My background is as an ecologist and ornithologist, and my career has always been about the environment and environmental issues, in different ways.
My work is about accelerating partnerships, research, collections-based projects and public engagement in support of a better future, locally and globally. That might be working with individuals, museums, researchers, networks, other sectors, or coalitions of these; it can be with very small organisations, or very large ones. I have an international profile, reputation and network for work on museums, climate change and sustainability (notably with climate change and the Sustainable Development Goals), and I am regularly invited to speak at conferences on this work. I am a member of the International Council of Museums Sustainability Working Group, advising ICOM on how to mainstream the Sustainable Development Goals and Paris Agreement, and of the International Union of Nature Conservation Commission on Education and Communication.
I worked as a field ecologist, focussed on bird ecology, before working in museums. I have always kept up a keen interest in birds and ecological issues, and these continue to be one of my main areas of expertise and activity. I have worked with natural history collections for over 35 years (the collection I built up from the age of 12 is now in a museum). I have been involved with museums for over 25 years, and worked in museums for nearly 20 years, at Manchester Museum (University of Manchester, one of the largest university museums in the UK). I have a lot of subject-specialist expertise in zoology and zoology collections in particular, but am familiar with the range of collections-related and museum-related issues more generally, and environmental issues and sustainability.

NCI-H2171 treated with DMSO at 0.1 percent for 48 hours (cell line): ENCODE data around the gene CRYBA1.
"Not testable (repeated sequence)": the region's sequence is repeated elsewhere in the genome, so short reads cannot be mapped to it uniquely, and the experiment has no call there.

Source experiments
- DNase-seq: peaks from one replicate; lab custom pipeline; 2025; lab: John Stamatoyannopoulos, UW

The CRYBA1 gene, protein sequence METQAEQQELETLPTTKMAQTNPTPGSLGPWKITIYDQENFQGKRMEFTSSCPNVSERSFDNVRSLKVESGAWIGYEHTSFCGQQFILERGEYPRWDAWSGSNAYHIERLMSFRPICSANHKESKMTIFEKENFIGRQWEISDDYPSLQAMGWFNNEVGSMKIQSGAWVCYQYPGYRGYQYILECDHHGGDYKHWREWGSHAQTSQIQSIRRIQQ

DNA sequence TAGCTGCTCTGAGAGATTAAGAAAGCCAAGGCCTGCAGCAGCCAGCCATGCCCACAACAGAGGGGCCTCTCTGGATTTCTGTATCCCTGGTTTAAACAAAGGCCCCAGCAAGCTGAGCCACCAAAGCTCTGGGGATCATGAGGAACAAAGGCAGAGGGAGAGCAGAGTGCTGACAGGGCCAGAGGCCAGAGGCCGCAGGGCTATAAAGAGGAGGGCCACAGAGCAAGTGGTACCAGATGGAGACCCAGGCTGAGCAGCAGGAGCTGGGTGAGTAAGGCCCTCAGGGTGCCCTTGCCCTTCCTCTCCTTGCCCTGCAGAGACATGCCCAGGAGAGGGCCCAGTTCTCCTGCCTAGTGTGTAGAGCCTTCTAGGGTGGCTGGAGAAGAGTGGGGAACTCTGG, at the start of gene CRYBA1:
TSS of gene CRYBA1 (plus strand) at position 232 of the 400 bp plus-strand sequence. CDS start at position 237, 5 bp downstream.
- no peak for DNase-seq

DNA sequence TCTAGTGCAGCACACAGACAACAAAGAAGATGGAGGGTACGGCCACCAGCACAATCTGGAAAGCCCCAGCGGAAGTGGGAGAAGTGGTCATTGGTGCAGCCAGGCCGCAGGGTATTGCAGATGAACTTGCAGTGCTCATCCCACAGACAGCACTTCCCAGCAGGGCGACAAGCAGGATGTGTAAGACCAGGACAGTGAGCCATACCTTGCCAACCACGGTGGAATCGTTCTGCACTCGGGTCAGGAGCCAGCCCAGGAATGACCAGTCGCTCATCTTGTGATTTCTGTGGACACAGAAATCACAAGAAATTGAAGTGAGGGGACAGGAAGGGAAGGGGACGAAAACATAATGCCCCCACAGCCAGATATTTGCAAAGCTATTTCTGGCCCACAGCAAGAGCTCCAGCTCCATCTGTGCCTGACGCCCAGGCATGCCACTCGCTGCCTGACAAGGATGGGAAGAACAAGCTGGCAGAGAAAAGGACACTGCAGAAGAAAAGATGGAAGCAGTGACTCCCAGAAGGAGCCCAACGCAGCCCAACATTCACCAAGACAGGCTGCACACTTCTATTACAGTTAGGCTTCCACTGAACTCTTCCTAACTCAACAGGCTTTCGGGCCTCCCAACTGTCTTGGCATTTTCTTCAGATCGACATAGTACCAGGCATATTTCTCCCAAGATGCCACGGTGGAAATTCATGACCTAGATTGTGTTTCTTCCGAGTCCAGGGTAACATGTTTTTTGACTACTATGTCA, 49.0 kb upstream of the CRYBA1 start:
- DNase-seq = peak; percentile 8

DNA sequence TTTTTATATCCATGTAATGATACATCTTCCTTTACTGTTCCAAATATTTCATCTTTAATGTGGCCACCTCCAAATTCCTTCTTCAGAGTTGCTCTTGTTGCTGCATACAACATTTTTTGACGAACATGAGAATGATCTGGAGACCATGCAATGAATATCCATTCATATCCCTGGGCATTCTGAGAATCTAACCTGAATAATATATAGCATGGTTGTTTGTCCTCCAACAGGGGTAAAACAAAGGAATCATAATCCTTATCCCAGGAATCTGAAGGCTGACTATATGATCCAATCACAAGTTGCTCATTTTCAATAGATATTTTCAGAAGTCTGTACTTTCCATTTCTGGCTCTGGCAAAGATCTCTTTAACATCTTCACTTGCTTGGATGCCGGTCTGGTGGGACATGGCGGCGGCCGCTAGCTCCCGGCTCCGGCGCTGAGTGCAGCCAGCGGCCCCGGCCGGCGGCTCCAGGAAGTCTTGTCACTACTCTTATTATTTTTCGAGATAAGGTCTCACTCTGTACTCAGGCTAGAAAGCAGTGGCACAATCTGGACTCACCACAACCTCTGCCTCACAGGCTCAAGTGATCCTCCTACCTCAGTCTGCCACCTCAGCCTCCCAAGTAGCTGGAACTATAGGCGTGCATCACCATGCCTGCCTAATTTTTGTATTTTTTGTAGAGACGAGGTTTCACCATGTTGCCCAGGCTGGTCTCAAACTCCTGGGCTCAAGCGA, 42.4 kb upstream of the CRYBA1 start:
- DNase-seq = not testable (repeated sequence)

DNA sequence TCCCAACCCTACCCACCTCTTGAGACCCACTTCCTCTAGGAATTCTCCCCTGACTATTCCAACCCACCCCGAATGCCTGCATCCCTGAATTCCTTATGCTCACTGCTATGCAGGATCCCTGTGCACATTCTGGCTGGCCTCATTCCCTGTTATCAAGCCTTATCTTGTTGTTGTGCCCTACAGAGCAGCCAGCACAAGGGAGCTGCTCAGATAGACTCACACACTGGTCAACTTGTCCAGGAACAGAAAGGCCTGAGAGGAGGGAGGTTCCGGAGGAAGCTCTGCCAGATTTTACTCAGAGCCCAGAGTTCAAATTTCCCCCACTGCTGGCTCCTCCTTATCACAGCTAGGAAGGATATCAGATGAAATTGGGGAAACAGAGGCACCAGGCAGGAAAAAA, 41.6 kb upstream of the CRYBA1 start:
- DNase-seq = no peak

I have extensive experience (fifteen years) of setting up and running cross-disciplinary teams of curatorial staff, working at a senior level and through periods of intense change. I have led on all aspects of collections-related work in a large museum, including documentation; collections development, acquisition and disposal; repatriation of human remains to Australia, New Zealand, the Chatham Islands and Japan; research and academic development; and use of the collection for exhibitions and other programmes. I have led on and written policies relating to all manner of collections-related aspects of museums work, including human remains, collections development, and evolution as a scientific theory, among others. I have dealt with all manner of inquiries, Freedom of Information Requests, and developed relationships with local, national and international partners to develop the use of the collection. I have led on and overseen applications for Accreditation, and reporting for a variety of funders (ACE, HEFCE, University of Manchester). I have led on applications and reports to HEFCE (now Research England) that secured £7.2 million over five years. I have contributed to all manner of funding applications, in terms of funding concepts, business planning and reporting (e.g. Esmee Fairbairn/MA Collections Fund, Designation Development Fund, HLF Our Heritage and major capital projects, Wolfsson Foundation, Wellcome Trust, and others). I have been the named grant holder for a variety of grants (e.g. Wellcome Trust People’s Award, British Ecological Society, PRISM, HLF Our Heritage). I have supported many museums with funding applications, including many that were successful, through advice and letters of support. I advocated for museums and their work very widely, both within the sector and to other sectors, and have been a committee member of a number of groups (e.g. University Museums Group).